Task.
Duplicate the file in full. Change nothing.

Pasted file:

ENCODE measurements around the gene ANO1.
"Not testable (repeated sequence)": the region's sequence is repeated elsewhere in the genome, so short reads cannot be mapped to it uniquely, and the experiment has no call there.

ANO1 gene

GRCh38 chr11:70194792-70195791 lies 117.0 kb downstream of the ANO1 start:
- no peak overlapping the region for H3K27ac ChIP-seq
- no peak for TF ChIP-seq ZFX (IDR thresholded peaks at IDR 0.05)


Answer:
ENCODE measurements around the gene ANO1.
"Not testable (repeated sequence)": the region's sequence is repeated elsewhere in the genome, so short reads cannot be mapped to it uniquely, and the experiment has no call there.

ANO1 gene

GRCh38 chr11:70194792-70195791 lies 117.0 kb downstream of the ANO1 start:
- no peak overlapping the region for H3K27ac ChIP-seq
- no peak for TF ChIP-seq ZFX (IDR thresholded peaks at IDR 0.05)